• Panama City Beach - Opened in 2006, this Ripley's Museum is at the intersection of Front Beach Road, Middle Beach Road, and Thomas Drive on Panama City Beach and is designed to look like a 1950s luxury cruise liner that has run aground on the beach. The Panama City Beach Ripley's Believe It or Not location also has a moving 4-D theater.
  • Orlando - This Odditorium is located on the busy International Drive tourist corridor, and is built to appear as though it is dropping into a sinkhole.
  • Key West - The Ripley's Museum is located on the famous Duval Street.

Maryland

  • Ocean City - The Ripley's Museum in Ocean City, Maryland is located on the boardwalk at Wicomico Street. It is a popular destination for tourists and it sits at the entrance to Jolly Roger's Pier Amusement Park. It features a large model of a shark that appears as if it has crashed through the museum.

Missouri

  • Branson - The Branson, Missouri museum looks like a stone edifice that was cracked by an earthquake.

New Jersey

New York

  • New York City - The Ripley's Believe It or Not! Odditorium re-opened in Manhattan on 42nd Street in July 2007.

Oregon

  • Newport - The Newport, Oregon museum was funded by Jacob Walters and built prior to 1986, as. The Ripley's Museum in Newport, Oregon is at the Historic Bayfront. One of three amusements known as Mariner Square. The other two are the Wax Works and the Undersea Gardens.

South Carolina

Odditorium in Myrtle Beach
  • Myrtle Beach - The Myrtle Beach, S.C. museum looks like a building cracked by a hurricane. It is at the corner of 9th Avenue and Ocean Boulevard, across from the famed pavilion. Ripley's has five other attractions in Myrtle Beach besides the museum: an aquarium, a moving-theater attraction, an arcade, a haunted house, and a house of mirrors.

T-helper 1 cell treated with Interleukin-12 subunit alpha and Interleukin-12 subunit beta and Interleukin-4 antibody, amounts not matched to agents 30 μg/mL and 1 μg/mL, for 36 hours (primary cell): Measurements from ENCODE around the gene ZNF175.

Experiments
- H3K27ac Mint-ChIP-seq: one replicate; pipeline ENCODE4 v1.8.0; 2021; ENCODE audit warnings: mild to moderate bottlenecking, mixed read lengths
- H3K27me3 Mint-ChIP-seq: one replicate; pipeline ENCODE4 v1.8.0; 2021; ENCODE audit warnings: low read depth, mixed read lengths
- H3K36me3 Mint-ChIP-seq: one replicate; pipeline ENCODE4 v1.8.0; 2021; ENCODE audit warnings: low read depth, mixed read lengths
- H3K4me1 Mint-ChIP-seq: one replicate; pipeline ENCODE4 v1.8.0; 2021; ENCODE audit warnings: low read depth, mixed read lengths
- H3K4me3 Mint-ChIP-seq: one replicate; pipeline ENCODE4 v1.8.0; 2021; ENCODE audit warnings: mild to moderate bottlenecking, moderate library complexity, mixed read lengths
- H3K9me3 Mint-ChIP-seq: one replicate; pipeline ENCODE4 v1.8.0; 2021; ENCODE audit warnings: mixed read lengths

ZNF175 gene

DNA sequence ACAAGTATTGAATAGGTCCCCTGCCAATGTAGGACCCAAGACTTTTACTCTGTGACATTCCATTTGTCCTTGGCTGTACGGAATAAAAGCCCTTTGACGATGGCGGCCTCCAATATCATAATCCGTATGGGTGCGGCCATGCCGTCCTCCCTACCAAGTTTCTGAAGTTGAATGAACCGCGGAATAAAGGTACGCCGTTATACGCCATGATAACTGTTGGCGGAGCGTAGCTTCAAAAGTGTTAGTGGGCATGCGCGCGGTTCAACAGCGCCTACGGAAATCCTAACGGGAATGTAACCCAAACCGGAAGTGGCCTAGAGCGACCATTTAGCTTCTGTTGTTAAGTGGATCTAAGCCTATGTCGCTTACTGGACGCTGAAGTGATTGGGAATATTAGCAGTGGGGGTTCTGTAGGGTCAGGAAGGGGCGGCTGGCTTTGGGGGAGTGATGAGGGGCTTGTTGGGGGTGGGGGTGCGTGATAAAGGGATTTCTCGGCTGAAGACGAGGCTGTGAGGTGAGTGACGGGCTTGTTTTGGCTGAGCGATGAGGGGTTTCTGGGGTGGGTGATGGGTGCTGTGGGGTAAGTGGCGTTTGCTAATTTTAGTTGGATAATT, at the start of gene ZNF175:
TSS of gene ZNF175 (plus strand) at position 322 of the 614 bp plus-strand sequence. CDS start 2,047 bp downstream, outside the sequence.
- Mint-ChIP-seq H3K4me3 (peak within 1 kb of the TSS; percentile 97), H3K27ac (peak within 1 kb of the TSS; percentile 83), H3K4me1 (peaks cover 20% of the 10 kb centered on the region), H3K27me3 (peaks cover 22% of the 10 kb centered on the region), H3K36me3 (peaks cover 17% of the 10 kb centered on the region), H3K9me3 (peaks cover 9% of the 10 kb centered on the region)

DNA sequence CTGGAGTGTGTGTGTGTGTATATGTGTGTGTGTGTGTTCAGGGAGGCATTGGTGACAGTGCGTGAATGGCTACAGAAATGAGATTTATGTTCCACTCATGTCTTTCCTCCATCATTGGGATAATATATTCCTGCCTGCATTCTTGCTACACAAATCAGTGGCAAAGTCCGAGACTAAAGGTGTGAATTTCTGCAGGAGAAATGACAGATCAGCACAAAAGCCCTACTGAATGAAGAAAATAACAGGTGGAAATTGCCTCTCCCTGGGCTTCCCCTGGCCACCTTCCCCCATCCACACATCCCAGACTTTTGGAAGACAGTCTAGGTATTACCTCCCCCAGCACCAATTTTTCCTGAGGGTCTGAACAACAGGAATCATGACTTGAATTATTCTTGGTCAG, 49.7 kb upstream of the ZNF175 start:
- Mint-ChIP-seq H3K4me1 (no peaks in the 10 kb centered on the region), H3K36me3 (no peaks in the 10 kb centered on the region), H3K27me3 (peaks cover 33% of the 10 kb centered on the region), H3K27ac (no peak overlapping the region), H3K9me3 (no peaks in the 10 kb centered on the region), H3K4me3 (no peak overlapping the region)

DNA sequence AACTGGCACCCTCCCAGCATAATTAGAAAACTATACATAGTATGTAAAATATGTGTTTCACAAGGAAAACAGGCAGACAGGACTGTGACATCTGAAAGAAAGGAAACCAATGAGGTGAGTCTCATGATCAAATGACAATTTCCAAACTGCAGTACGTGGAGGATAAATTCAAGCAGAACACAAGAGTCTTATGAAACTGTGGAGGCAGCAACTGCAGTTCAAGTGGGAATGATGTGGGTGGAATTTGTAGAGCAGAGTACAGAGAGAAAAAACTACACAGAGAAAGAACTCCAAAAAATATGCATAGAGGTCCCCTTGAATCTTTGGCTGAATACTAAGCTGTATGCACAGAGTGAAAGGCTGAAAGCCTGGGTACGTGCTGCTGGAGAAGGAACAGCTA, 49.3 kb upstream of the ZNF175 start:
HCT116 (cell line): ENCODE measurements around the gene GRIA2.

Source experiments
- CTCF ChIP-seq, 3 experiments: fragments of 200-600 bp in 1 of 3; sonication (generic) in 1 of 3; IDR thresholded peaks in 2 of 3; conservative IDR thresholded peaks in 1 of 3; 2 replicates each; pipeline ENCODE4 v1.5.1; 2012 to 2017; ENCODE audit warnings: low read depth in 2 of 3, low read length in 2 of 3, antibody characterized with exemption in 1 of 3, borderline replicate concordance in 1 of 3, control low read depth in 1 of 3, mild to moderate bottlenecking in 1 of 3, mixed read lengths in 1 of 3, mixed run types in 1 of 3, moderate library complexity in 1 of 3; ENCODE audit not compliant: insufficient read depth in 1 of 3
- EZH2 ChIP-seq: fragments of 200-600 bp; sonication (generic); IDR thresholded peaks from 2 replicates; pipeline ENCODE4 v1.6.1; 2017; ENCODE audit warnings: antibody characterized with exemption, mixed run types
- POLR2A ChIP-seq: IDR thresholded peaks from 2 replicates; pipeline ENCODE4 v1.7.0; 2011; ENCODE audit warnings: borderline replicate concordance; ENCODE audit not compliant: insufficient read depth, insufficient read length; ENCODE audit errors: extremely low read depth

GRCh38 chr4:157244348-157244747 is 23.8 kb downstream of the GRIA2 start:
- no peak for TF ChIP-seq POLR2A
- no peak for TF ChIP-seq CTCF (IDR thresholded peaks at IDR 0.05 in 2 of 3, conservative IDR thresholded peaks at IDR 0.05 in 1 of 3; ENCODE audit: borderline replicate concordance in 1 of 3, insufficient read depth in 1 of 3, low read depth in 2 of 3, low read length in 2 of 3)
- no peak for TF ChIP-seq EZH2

New Mexico

Tennessee

  • Gatlinburg - The original Gatlinburg, Tennessee museum, built in 1970 by Douglas Schnittker, was destroyed by a massive fire caused by a faulty light fixture in a neighboring shop on July 14, 1992. The museum had to be completely rebuilt. Some of Ripley's most prized and unique possessions were consumed by the blaze. The current museum opened in 1994, with a tribute to the city's firefighters included among the collections. Artifacts salvaged from the blaze sport "I Survived The Fire" decals. The new building also has nearly twice the amount of exhibit space as the original. As with some other Ripley museums, this building has a theme. The museum looks as if it has survived a major earthquake. The interior and exterior of the building feature cracks throughout, adhering to the theme. The original museum featured the same theme. The Ripley's Company has since opened several other attractions in the area, including a "four-dimensional" theater, a state-of-the-art aquarium, a haunted factory, several arcades, two miniature golf attractions and a mirror maze all of which carry the Ripley's brand name and signature logo.

Texas

  • Grand Prairie - Ripley’s Museum is located on 601 East Safari Parkway in Grand Prairie, Texas. It is west of downtown Dallas, Texas on I-30 Highway, and it is on the northwest intersection of Belt Line Road & I-30,7 miles East of Six Flags.
  • San Antonio - The Ripley's Museum is located across from the historic Alamo. In the same building is a wax museum, and just a short walk down the road is Ripley's Haunted Adventure.

Virginia